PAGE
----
Four Years of Recovery and Forever to Go!

Where to start. Well for one, I have been staring at this blank page for a solid hour thinking to myself, ‘What can I say that will inspire someone else?’ and then I follow that thought up with, ‘Stop that. Write from your heart, speak your truth, and allow whatever to spill onto the page spill out.’ Ready? Here’s the truth…the more I learn the more I realize I don’t have a clue about anything. I see now that it’s more about unlearning; the undoing of ingrained patterns I picked up when I was too little to know the difference; the reshaping of perspectives that were never mine in the first place; the rebuilding of a life I wasn’t living for myself. Sure, I am on year four of recovery, but it’s also important to mention that I have forever to go. This past year has been tougher than year one in a lot of ways, and I am not here to tell you that it gets easier. I am here to tell you that it gets manageable if you put the work in and make an effort to really get honest with yourself…that’s the hard part after all.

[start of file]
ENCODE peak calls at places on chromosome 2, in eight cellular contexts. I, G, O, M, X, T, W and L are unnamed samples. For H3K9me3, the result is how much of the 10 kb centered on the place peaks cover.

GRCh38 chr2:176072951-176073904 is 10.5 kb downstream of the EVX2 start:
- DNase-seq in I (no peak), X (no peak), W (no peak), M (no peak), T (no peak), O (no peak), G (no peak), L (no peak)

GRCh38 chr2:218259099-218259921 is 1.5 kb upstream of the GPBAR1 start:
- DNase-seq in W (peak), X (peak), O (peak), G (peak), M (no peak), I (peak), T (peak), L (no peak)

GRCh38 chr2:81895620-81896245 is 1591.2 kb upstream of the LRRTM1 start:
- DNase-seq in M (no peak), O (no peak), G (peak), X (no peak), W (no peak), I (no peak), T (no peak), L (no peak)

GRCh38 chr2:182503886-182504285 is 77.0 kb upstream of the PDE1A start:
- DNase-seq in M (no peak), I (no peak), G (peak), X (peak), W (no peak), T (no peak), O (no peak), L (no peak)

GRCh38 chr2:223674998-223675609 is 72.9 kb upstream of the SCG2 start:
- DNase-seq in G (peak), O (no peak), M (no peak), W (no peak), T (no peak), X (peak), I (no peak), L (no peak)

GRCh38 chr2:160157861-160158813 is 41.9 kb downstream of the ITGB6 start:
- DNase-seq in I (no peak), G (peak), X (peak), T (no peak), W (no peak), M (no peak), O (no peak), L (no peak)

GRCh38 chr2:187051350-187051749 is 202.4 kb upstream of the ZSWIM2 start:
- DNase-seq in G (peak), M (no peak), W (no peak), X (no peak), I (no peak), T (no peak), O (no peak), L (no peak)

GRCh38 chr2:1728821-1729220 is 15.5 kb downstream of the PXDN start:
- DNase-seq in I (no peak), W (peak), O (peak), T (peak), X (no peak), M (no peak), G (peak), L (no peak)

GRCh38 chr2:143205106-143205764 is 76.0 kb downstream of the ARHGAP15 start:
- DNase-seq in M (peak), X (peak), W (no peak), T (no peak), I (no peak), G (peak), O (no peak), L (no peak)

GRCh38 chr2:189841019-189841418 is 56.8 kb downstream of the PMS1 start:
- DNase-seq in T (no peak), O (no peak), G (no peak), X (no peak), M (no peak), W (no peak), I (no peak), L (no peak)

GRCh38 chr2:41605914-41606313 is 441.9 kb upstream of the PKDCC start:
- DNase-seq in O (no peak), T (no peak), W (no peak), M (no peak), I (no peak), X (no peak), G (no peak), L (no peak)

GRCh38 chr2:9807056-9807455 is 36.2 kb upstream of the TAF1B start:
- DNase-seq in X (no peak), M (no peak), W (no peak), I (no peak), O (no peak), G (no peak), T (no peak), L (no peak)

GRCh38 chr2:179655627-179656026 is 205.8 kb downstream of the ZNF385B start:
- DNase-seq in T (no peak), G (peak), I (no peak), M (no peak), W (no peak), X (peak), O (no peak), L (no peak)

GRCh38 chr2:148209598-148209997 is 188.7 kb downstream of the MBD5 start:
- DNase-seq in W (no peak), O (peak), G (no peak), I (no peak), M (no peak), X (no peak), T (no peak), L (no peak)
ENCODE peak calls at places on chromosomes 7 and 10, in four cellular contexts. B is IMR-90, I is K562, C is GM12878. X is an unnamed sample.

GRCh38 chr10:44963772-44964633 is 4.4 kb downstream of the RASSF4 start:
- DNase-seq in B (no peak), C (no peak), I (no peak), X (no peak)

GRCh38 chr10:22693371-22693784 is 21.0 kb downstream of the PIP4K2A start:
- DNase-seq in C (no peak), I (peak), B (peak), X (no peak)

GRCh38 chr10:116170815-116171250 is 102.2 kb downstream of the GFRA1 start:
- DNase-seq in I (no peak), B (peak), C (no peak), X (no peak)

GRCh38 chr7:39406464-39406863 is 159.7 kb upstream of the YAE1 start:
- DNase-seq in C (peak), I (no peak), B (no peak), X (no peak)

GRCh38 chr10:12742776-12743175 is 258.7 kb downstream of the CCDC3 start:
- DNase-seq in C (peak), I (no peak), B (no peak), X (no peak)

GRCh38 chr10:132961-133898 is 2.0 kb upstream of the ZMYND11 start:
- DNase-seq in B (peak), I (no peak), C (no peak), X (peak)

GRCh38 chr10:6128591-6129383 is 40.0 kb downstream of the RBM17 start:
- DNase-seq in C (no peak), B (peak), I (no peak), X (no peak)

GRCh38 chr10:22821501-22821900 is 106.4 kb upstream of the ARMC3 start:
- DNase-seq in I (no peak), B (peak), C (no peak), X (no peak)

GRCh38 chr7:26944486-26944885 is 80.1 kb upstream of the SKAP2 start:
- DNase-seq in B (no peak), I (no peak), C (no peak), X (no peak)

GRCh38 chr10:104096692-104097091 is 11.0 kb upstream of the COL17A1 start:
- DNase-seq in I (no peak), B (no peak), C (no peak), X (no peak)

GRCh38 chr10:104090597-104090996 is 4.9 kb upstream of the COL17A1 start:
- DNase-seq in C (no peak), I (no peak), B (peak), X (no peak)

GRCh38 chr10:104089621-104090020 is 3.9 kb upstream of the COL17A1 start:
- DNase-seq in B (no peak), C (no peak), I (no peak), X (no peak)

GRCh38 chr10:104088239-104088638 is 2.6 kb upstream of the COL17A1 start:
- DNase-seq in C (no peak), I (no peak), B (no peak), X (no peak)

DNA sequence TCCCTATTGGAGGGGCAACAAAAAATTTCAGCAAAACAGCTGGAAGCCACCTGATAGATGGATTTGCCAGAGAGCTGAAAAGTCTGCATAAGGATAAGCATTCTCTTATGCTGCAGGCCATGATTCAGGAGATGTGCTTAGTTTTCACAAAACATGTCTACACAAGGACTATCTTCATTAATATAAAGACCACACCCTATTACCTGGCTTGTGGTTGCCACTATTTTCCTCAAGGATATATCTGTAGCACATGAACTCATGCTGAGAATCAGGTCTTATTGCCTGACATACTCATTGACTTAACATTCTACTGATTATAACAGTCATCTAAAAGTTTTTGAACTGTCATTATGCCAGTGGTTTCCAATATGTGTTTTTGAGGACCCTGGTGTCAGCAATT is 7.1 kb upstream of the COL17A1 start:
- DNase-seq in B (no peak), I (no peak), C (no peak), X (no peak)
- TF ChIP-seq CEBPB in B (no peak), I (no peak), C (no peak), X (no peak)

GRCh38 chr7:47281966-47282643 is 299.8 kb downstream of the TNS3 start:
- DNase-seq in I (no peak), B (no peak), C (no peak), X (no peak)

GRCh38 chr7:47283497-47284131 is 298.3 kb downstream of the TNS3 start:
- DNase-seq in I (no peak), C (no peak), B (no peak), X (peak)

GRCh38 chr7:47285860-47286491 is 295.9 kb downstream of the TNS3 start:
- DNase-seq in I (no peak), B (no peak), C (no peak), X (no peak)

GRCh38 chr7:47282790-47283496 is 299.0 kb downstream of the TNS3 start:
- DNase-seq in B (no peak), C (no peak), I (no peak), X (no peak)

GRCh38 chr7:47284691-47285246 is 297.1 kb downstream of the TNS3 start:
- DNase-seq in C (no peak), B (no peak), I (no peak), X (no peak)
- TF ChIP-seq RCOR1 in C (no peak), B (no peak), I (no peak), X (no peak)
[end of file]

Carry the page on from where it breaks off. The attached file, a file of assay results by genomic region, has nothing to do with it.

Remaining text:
We are always able to look back in hindsight and see the progress made, and the lessons learned, but boy can it be painful when in the middle of what feels like the worst of times. How do we realize this in the moment? (No, seriously, how?) There is a naïve part of me that likes to believe one day it will just happen. The sadness will dissipate, the depression will never come back, and I won’t ever pass another flower again without admiring its beauty. The truth of the matter is I still spend too much time in my own head and it’s because of this that I often pass by the beautiful flower without realizing the moment is where I need to be. The moment is the only place that we exist, and yet here I am, trying to analyze some part of my past, or control some part of my future. It’s very exhausting, and even through watching myself type that out, you would think I would be able to change that part of me, but it doesn’t happen overnight. It happens over time, and thus, I have forever to go.